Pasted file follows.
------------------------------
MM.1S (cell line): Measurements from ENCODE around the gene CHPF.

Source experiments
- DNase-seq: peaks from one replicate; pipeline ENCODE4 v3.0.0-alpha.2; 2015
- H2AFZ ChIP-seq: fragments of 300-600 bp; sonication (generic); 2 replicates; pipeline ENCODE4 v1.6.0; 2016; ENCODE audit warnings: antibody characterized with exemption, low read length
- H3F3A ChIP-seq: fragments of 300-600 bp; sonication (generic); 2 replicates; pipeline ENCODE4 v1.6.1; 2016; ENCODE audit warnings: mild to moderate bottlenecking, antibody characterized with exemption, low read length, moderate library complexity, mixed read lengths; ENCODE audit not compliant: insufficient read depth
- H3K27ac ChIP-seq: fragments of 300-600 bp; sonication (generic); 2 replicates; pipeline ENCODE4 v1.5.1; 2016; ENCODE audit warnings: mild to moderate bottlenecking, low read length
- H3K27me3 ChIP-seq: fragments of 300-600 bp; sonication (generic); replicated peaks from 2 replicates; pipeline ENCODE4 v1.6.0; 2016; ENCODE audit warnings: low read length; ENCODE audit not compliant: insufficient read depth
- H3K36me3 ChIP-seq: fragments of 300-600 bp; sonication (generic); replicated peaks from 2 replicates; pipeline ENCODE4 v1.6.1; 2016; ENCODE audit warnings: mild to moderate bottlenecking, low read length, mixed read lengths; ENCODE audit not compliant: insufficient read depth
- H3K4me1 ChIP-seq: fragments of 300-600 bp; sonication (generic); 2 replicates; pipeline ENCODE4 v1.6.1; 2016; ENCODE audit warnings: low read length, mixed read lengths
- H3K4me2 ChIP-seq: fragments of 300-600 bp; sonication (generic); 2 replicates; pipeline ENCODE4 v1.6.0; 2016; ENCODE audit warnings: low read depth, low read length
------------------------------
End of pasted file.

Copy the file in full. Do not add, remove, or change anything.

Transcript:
MM.1S (cell line): Measurements from ENCODE around the gene CHPF.

Source experiments
- DNase-seq: peaks from one replicate; pipeline ENCODE4 v3.0.0-alpha.2; 2015
- H2AFZ ChIP-seq: fragments of 300-600 bp; sonication (generic); 2 replicates; pipeline ENCODE4 v1.6.0; 2016; ENCODE audit warnings: antibody characterized with exemption, low read length
- H3F3A ChIP-seq: fragments of 300-600 bp; sonication (generic); 2 replicates; pipeline ENCODE4 v1.6.1; 2016; ENCODE audit warnings: mild to moderate bottlenecking, antibody characterized with exemption, low read length, moderate library complexity, mixed read lengths; ENCODE audit not compliant: insufficient read depth
- H3K27ac ChIP-seq: fragments of 300-600 bp; sonication (generic); 2 replicates; pipeline ENCODE4 v1.5.1; 2016; ENCODE audit warnings: mild to moderate bottlenecking, low read length
- H3K27me3 ChIP-seq: fragments of 300-600 bp; sonication (generic); replicated peaks from 2 replicates; pipeline ENCODE4 v1.6.0; 2016; ENCODE audit warnings: low read length; ENCODE audit not compliant: insufficient read depth
- H3K36me3 ChIP-seq: fragments of 300-600 bp; sonication (generic); replicated peaks from 2 replicates; pipeline ENCODE4 v1.6.1; 2016; ENCODE audit warnings: mild to moderate bottlenecking, low read length, mixed read lengths; ENCODE audit not compliant: insufficient read depth
- H3K4me1 ChIP-seq: fragments of 300-600 bp; sonication (generic); 2 replicates; pipeline ENCODE4 v1.6.1; 2016; ENCODE audit warnings: low read length, mixed read lengths
- H3K4me2 ChIP-seq: fragments of 300-600 bp; sonication (generic); 2 replicates; pipeline ENCODE4 v1.6.0; 2016; ENCODE audit warnings: low read depth, low read length